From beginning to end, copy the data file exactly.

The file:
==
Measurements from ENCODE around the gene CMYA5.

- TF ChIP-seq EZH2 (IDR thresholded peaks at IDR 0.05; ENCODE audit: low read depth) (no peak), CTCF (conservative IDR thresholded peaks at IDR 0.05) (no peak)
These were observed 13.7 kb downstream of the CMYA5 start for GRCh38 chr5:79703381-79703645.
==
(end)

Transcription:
Measurements from ENCODE around the gene CMYA5.

- TF ChIP-seq EZH2 (IDR thresholded peaks at IDR 0.05; ENCODE audit: low read depth) (no peak), CTCF (conservative IDR thresholded peaks at IDR 0.05) (no peak)
These were observed 13.7 kb downstream of the CMYA5 start for GRCh38 chr5:79703381-79703645.